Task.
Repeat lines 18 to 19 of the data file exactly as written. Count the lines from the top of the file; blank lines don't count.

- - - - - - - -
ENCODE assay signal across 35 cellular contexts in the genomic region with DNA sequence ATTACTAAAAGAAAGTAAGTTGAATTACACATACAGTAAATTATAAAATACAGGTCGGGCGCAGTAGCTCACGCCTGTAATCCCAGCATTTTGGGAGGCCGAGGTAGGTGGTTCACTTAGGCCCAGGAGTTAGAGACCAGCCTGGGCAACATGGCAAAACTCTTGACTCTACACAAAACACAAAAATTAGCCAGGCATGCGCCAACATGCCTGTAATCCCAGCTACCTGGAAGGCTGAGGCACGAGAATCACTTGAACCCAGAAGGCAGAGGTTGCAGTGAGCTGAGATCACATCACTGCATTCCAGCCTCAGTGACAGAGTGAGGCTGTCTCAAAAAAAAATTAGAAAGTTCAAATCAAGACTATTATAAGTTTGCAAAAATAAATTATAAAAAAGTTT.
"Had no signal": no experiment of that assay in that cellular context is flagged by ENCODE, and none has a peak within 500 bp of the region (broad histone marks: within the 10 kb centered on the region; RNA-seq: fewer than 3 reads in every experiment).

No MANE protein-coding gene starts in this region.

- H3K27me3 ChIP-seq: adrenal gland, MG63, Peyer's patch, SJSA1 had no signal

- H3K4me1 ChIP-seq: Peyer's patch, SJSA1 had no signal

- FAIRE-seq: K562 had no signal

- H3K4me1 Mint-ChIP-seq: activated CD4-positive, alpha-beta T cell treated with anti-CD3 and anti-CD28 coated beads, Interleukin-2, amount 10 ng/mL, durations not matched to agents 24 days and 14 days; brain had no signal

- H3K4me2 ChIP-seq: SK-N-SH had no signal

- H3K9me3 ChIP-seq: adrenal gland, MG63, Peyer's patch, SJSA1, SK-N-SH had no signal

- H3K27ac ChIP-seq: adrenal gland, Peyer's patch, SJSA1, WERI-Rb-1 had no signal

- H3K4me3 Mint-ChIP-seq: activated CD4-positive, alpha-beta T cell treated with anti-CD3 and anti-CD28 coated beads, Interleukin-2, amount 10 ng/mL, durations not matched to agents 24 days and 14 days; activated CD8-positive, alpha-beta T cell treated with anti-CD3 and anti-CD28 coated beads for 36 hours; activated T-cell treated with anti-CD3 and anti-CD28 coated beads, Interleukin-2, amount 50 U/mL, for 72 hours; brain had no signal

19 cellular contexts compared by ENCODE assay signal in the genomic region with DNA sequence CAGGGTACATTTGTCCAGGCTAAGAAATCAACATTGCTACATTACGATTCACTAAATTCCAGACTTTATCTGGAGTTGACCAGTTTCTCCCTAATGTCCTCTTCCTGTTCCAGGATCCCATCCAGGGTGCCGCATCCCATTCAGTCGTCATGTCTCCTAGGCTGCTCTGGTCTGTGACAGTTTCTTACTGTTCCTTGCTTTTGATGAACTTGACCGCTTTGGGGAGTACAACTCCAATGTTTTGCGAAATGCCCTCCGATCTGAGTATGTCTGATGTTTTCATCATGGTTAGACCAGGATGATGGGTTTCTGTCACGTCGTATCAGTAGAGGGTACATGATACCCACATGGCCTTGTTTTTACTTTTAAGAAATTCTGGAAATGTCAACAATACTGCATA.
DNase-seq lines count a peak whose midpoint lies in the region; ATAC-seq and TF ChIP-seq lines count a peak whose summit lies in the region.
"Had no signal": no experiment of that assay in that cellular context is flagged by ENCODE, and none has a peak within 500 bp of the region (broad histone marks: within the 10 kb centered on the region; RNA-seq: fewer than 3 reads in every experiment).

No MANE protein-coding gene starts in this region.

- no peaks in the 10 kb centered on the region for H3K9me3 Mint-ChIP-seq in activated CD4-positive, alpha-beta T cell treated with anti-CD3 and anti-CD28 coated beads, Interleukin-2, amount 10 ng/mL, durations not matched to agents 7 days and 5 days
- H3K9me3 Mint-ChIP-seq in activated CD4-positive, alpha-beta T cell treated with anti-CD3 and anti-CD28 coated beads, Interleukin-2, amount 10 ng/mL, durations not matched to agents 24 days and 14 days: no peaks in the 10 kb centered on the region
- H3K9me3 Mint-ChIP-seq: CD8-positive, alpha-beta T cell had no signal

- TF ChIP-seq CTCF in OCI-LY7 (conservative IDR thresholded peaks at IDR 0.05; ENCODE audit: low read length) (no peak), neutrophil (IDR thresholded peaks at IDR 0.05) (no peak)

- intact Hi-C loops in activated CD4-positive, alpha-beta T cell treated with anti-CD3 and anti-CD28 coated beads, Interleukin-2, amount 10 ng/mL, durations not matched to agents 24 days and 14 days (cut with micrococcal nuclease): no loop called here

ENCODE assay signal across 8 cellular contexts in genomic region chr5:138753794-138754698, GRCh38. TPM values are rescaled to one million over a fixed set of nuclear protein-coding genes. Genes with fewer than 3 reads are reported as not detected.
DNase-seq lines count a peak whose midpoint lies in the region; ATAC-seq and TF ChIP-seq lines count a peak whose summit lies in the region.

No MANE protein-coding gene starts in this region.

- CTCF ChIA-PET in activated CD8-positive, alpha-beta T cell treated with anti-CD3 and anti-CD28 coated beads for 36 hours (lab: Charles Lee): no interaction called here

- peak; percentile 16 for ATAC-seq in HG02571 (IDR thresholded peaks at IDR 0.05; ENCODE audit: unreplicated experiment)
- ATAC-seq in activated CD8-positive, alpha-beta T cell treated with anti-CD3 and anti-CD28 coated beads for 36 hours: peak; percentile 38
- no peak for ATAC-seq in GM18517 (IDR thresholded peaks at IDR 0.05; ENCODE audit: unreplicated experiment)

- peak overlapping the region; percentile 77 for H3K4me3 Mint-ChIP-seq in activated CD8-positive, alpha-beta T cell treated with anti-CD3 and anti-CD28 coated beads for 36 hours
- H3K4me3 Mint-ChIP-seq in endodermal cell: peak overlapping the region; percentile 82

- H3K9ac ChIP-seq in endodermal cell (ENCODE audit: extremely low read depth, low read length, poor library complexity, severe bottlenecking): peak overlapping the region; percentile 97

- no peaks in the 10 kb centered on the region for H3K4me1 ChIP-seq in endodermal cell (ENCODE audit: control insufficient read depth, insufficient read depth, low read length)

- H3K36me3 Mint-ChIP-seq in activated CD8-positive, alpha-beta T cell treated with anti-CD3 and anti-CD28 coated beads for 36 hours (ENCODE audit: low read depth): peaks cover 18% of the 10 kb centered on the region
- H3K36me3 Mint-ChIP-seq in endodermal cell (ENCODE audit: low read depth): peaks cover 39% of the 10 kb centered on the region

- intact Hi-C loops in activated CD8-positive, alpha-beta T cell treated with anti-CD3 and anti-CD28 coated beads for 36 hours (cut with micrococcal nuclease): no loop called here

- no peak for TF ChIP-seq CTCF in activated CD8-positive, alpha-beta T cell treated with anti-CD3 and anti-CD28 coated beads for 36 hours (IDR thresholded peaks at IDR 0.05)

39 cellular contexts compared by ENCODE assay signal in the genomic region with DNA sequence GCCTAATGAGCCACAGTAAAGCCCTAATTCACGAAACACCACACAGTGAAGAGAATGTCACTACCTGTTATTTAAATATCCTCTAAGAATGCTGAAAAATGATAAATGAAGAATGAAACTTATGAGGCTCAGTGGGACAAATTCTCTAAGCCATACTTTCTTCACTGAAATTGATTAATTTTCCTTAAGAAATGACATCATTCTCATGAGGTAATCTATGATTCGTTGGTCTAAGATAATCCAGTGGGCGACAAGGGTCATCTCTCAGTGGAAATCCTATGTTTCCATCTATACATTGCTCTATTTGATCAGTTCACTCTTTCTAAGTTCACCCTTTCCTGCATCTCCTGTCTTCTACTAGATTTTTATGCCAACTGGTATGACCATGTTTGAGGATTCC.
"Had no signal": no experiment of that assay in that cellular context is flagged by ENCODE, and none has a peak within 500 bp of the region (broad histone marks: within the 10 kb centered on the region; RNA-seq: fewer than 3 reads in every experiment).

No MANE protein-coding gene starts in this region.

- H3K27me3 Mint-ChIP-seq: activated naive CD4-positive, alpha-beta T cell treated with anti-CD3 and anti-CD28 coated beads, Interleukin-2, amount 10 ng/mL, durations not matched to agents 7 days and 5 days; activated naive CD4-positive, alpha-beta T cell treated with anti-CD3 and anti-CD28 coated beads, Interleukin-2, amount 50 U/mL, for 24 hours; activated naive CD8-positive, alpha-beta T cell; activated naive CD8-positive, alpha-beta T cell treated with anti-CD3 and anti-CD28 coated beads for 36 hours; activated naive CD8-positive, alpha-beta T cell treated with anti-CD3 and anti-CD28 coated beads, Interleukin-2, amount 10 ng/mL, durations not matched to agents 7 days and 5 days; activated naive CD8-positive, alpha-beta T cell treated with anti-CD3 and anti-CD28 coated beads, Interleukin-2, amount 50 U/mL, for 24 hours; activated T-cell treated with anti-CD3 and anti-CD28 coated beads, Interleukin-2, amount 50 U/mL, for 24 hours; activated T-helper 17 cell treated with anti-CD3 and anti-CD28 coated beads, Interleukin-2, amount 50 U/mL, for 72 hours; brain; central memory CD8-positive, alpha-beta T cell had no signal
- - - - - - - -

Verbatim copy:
- H3K9me3 Mint-ChIP-seq: CD8-positive, alpha-beta T cell had no signal

- TF ChIP-seq CTCF in OCI-LY7 (conservative IDR thresholded peaks at IDR 0.05; ENCODE audit: low read length) (no peak), neutrophil (IDR thresholded peaks at IDR 0.05) (no peak)